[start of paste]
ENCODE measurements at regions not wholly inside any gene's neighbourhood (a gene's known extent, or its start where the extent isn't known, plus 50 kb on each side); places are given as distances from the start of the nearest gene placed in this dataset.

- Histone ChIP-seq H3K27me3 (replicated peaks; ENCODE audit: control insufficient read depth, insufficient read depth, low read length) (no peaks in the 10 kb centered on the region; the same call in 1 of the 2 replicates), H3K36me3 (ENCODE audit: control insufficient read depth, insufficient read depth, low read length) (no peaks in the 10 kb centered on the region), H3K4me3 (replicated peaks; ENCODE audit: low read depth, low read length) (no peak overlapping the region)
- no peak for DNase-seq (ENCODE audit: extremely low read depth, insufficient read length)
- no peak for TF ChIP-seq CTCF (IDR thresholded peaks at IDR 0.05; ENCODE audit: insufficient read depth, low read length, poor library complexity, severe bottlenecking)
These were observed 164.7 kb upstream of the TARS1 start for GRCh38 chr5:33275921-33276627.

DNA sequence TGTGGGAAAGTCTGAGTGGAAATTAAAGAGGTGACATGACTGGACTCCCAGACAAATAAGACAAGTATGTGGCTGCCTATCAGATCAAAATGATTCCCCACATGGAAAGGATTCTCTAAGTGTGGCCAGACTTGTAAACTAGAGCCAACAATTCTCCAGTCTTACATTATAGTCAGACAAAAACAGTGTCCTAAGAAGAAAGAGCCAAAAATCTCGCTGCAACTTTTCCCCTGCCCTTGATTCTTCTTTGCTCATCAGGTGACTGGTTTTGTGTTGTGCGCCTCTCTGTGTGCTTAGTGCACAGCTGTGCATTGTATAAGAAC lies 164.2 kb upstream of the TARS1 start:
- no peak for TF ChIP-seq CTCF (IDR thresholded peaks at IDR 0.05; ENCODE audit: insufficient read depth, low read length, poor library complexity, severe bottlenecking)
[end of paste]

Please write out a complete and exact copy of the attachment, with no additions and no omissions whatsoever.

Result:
ENCODE measurements at regions not wholly inside any gene's neighbourhood (a gene's known extent, or its start where the extent isn't known, plus 50 kb on each side); places are given as distances from the start of the nearest gene placed in this dataset.

- Histone ChIP-seq H3K27me3 (replicated peaks; ENCODE audit: control insufficient read depth, insufficient read depth, low read length) (no peaks in the 10 kb centered on the region; the same call in 1 of the 2 replicates), H3K36me3 (ENCODE audit: control insufficient read depth, insufficient read depth, low read length) (no peaks in the 10 kb centered on the region), H3K4me3 (replicated peaks; ENCODE audit: low read depth, low read length) (no peak overlapping the region)
- no peak for DNase-seq (ENCODE audit: extremely low read depth, insufficient read length)
- no peak for TF ChIP-seq CTCF (IDR thresholded peaks at IDR 0.05; ENCODE audit: insufficient read depth, low read length, poor library complexity, severe bottlenecking)
These were observed 164.7 kb upstream of the TARS1 start for GRCh38 chr5:33275921-33276627.

DNA sequence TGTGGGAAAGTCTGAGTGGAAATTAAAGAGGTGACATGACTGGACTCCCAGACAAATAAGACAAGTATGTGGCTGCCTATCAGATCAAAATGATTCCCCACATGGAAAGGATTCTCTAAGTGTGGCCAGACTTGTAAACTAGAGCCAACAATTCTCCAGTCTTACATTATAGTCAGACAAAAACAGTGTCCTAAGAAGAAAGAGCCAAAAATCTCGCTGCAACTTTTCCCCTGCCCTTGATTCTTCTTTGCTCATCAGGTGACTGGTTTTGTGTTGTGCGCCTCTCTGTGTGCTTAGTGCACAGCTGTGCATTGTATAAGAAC lies 164.2 kb upstream of the TARS1 start:
- no peak for TF ChIP-seq CTCF (IDR thresholded peaks at IDR 0.05; ENCODE audit: insufficient read depth, low read length, poor library complexity, severe bottlenecking)